Freddie Mac’s chief economist said rates could continue to rise during the second half of the year after reaching historic lows in January.
Mortgage rates inched back above 3 percent for the first time in more than two months, according to a market survey.
Freddie Mac Chief Economist Sam Khater said in a Thursday news release that interest rates are expected to continue to climb gradually in the second half of the year as the economy recovers and inflation remains at elevated levels.
“For those homeowners who have not yet refinanced — and there remain many borrowers who could benefit from doing so — now is the time,” Khater said in the statement.
The average interest rate for a 30-year, fixed-rate mortgage was 3.02 percent over the past week, up from 2.93 percent the previous week. It remained below the rate observed during the same period last year: 3.13 percent.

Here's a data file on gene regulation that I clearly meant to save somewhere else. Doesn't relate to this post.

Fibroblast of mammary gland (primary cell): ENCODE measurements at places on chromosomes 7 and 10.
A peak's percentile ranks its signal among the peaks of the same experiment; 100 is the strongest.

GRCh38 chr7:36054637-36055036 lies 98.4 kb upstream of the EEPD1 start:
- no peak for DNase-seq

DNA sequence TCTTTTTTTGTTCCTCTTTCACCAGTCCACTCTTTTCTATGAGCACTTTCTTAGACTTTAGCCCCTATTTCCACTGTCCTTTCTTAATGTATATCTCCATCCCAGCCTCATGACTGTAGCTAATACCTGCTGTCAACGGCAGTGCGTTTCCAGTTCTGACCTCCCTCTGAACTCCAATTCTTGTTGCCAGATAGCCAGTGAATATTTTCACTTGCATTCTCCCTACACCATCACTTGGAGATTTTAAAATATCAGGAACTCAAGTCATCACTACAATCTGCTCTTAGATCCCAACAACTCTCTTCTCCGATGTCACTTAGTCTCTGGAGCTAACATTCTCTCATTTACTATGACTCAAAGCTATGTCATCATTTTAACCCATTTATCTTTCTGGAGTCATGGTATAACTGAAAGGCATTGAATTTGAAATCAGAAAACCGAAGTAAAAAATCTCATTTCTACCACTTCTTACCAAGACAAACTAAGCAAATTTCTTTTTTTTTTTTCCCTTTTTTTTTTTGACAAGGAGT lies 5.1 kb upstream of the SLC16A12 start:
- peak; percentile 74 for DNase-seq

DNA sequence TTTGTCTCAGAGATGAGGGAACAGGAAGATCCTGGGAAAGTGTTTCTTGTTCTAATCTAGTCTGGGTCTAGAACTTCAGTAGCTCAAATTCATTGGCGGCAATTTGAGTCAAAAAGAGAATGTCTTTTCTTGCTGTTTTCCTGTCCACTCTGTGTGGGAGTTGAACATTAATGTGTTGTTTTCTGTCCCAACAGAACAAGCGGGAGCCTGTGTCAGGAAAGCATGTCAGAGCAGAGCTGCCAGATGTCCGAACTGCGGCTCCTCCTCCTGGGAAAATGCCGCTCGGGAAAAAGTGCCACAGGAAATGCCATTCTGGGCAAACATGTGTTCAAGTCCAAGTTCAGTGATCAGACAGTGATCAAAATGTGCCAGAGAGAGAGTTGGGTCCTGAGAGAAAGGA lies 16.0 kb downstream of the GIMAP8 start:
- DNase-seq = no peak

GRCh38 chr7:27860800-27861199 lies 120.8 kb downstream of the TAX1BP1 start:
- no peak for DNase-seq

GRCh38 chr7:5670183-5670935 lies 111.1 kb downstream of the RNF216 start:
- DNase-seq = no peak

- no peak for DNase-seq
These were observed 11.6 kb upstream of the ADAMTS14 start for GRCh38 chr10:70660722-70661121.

Rates for 15-year, fixed-rate mortgages rose by a tenth of a point this week, landing at 2.34 percent. A year ago, the average rate was 2.59 percent.
Fees and points for each of these fixed-rate loan types totaled 0.7.
Adjustable-rate mortgages indexed to five-year U.S. Treasury bills held roughly steady at their low rates. They rose from 2.52 percent to 2.53 percent in the past week.
This data comes from the Primary Mortgage Market Survey, which focuses on conventional loans for borrowers who have excellent credit and are able to put 20 percent down on the loan. Borrowers who don’t meet these criteria may see higher rates. The numbers do not reflect closing costs.
Rates for 30-year loans dipped to all-time lows in January, but were driven up by inflation fears in February and March.
Since then, rates have come back down and hovered near 3 percent as the Federal Reserve has assured it plans to take short-term measures to prop up the economy while keeping long-term inflation forecasts in check.